Show Review: Loraine James at Polaris Hall

She owed Portland nothing. She gave it everything.

Lorraine James (Courtesy of Lorraine James)

The backdrop for U.K. electronic artist Loraine James’ criminally underattended set was looped camcorder footage of a tower block. The wandering camera had a How To with John Wilson-like intent, capturing little details of life in and around the building: a line of laundry waving in the breeze, a small piece of foil escaping from the closing garage door of a convenience store, wandering pigeons.

The modest visuals did have some intent. Unless I’m mistaken, the building on screen was the tower block where James grew up in North London, serving as a reminder of just how far this young artist has moved beyond those humble origins. Here she was, 5,000 miles from home, hunched over a laptop, a small keyboard, and a pair of sound modules, dousing 75 or so stalwart fans in waves of smeared beats and pixelated drones.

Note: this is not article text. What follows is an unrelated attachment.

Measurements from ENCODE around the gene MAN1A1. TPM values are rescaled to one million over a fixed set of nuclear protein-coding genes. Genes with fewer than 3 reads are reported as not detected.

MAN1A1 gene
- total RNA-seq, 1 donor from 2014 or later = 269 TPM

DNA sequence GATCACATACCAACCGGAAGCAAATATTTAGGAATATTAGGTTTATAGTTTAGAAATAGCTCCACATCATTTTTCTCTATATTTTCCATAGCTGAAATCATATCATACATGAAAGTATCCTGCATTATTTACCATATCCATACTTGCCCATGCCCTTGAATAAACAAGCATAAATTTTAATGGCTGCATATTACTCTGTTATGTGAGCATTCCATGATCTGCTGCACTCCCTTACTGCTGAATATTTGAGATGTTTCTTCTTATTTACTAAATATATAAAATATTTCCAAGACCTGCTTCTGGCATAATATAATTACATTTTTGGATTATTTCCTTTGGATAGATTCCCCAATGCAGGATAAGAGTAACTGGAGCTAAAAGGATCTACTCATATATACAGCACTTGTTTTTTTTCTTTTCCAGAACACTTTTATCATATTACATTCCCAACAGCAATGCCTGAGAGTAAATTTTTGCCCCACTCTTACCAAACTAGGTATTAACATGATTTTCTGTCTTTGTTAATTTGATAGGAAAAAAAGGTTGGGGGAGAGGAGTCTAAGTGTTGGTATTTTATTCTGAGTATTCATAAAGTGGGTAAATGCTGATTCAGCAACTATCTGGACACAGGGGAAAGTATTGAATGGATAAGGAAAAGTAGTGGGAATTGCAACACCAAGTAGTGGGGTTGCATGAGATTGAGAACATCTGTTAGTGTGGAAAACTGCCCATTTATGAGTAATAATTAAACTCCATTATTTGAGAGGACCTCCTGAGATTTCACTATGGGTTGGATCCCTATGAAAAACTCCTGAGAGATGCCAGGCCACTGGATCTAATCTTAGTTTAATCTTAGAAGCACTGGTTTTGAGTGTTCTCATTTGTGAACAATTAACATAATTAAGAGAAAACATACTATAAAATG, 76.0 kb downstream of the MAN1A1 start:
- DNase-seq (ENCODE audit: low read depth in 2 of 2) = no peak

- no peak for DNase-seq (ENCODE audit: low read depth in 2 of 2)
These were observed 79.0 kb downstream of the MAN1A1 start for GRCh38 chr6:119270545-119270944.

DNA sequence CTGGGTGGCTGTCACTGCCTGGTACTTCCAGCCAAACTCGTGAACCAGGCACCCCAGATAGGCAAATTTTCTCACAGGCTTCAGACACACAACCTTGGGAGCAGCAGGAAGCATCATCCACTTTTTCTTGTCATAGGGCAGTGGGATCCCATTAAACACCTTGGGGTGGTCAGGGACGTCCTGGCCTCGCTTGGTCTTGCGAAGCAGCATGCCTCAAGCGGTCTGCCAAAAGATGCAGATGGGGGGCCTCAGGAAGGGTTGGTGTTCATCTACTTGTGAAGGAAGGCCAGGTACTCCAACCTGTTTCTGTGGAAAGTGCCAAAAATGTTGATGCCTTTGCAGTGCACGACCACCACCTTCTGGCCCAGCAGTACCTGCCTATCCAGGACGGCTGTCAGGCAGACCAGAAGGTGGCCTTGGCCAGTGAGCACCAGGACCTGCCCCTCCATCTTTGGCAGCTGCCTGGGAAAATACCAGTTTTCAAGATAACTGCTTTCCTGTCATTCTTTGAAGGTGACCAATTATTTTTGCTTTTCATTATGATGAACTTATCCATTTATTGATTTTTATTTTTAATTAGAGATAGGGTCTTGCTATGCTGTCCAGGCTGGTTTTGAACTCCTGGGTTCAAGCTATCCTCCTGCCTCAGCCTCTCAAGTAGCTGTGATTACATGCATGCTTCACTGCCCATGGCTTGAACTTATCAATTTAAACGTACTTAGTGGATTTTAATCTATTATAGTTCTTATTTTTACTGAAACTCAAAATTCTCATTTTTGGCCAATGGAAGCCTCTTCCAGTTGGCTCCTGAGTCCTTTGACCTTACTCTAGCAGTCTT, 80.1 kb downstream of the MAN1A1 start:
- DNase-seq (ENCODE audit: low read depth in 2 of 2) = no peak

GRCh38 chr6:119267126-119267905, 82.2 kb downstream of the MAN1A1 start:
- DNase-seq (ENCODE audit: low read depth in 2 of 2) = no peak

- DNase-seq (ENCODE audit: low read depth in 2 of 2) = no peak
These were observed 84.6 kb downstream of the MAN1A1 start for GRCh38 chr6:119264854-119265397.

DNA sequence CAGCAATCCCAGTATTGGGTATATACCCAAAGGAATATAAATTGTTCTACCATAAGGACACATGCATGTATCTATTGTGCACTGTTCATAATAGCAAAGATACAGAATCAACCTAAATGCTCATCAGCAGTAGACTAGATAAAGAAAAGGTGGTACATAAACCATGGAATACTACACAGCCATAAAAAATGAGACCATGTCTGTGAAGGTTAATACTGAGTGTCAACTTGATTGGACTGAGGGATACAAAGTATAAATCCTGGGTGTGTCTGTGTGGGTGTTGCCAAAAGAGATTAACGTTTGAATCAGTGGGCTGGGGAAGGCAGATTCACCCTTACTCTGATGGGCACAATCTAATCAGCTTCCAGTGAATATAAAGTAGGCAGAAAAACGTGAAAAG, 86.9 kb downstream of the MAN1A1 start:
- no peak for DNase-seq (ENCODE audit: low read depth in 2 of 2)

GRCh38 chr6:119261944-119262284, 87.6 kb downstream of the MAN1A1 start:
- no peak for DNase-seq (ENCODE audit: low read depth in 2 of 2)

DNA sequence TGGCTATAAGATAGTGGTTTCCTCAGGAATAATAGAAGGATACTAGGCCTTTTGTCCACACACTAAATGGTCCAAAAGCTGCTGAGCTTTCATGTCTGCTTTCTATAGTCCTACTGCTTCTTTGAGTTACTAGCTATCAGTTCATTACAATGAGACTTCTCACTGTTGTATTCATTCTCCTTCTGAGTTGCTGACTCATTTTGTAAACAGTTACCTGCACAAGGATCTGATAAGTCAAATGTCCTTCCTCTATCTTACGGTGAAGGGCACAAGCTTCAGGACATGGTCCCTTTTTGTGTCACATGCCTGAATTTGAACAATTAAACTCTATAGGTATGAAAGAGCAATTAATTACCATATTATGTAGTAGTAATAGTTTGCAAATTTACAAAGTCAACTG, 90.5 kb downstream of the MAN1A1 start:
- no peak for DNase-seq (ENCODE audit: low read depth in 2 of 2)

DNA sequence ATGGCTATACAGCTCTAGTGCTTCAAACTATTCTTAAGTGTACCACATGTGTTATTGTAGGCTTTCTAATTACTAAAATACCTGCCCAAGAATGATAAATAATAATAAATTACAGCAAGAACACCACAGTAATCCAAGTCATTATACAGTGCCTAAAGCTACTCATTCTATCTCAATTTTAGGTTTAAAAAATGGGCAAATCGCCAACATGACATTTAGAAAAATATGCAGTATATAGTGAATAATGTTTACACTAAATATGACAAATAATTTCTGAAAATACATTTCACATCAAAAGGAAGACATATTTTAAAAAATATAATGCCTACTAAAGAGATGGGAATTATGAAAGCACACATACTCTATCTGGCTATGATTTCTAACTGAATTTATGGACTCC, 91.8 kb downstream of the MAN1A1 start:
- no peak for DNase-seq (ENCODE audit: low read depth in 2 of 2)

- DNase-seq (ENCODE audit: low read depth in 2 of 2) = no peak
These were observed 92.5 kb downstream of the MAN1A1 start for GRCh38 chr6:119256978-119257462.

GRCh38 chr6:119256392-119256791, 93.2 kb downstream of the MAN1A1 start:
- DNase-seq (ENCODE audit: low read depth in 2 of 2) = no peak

The hourlong performance played out like a well-rehearsed experimental DJ set. Under James’ expert control, the intensity and momentum of the music grew steadily throughout, culminating in flashes of drum and bass and broken beat jazz. And it all built to a crescendo that brought to the mind’s eye a warped AI re-creation of The Great Wave off Kanagawa.

As for James, she was all business. Dressed simply in a sweatshirt and jeans with a thin gold chain dangling around her neck, she stayed focused on her instruments. She didn’t owe the humble audience anything at all, but what she gave us encompassed the body and aroused the senses.

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